Lott, meanwhile, declared war not only on State Farm ("Like many of you, I wondered how State Farm Insurance this week could report a surging $5.6 billion profit—up 65 percent from $3.2 billion in 2005—when our state's largest insurer has been inundated with an unprecedented volume of storm claims") but on the entire insurance industry. He introduced legislation requiring homeowner insurers to clarify what their policies cover and what they don't; he co-sponsored legislation to eliminate the antitrust exemption for insurance companies; he brought Hood up to Washington to testify before the Senate commerce committee, of which he is a member; and he entered internal State Farm e-mails concerning Katrina coverage into the Senate hearing record. According to Chuck Chamness, CEO of the National Association of Mutual Insurance Companies, Lott phoned him last year and threatened "bringing down State Farm and the industry." It was, complainedWall Street Journal editorialist Kimberley Strassel, "a ferocious campaign of political revenge that would make even Henry Waxman envious." Strassel even called it "extortion," noting that State Farm had quickly settled with Hood and Scruggs, and paid off Lott. (The settlement has since come unglued.)
Strassel probably didn't mean to be taken literally, but the question lingers: Did Lott's uncharacteristically liberal Senate crusade, or any support he gave Scruggs or Hood, include actions that were potentially illegal?
We don't know. But we do know that earlier this month, State Farm sued Hood, alleging that he opened a criminal investigation of the insurer in order to force the civil settlement. State Farm persuaded the judge to unseal the case, raising the possibility that embarrassing documents involving Hood (and possibly Scruggs or Lott?) will be made public.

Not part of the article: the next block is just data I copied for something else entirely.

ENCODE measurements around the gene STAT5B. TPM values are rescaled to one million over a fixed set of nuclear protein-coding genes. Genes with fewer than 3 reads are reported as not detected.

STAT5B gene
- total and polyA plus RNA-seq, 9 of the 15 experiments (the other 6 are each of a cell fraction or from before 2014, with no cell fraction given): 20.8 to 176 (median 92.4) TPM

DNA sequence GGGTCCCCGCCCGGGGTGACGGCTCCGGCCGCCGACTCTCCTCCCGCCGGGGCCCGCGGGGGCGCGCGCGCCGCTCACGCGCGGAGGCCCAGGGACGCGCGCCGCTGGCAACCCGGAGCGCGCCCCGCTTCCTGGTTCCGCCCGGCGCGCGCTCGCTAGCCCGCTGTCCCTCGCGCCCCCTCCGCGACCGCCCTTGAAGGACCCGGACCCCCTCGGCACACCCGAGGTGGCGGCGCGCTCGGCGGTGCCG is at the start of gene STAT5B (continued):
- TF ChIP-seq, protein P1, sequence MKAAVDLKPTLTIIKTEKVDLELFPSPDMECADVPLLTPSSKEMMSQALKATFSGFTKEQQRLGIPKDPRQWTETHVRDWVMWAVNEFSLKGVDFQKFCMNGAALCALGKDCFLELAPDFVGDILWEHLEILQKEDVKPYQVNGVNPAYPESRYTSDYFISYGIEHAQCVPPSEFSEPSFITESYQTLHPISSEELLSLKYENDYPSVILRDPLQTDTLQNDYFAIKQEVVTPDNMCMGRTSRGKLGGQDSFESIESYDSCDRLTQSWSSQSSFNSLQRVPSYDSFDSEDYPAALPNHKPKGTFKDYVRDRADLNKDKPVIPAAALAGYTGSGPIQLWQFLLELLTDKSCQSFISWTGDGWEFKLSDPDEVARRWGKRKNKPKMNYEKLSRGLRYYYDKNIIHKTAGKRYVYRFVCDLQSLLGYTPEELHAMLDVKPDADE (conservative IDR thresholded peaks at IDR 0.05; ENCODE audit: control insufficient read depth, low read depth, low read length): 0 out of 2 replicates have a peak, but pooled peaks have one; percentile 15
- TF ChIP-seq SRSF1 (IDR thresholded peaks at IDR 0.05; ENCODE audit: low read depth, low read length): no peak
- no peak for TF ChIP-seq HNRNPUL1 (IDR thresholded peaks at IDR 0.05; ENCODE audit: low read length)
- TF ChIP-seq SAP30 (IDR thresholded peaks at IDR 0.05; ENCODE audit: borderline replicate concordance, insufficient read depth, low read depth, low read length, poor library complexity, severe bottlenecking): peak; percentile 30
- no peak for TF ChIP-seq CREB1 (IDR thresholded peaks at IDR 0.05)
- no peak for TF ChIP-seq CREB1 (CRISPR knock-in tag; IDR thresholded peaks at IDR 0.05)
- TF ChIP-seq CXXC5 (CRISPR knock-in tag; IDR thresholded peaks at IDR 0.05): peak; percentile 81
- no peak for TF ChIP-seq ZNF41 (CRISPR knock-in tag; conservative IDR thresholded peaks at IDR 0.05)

We also know that on Nov. 27—one day after Lott's announcement that he would retire—the Federal Bureau of Investigation searched Scruggs' law office. Scruggs' attorney, Joey Langston, said the FBI was looking for a document "ancillary" to the Katrina litigation. Despite eight hours of searching, the G-men didn't find it, according to Langston, but they left with copies of computer hard drives.
There may be absolutely nothing corrupt, much less illegal, about the actions taken by Hood, Scruggs, and Lott. Most of the allegations made against them have come from tort-reform conservatives like Strassel and James Q. Wilson, who are predisposed to think the worst of pro-consumer lawsuits against and increased regulation of private industry. But Lott's personal financial stake in his legislative jihad against State Farm, and the thuggish language that Chamness attributes to him, do seem unprofessional at best. Maybe the story ends there. Maybe it doesn't. If it doesn't, we'll probably know a lot more soon.
Update, Nov. 29: Dickie Scruggs and several associates, including his son Zach, were indicted yesterday on charges of conspiring to bribe a Mississippi judge with $40,000 to rule in their favor in a fee dispute related to the Katrina litigation. Click here for a copy of the indictment. It quotes Timothy R. Balducci, another lawyer indicted in the case, saying the following:
Well, uh, like I say, it ain't but three people in the world that know anything about this ... and two of them are sitting here and the other one ... the other one, uh, being Scruggs ... he and I, um, how shall I say, for over the last five or six years there, there are bodies buried that, that you know, that he and I know where ... where are, and, and, my, my trust in his, mine in him and his in mine, in me, I am sure are the same.
A Lott connection isn't obvious, since this alleged scheme involves only lawyers. But whose "bodies" was Balducci talking about?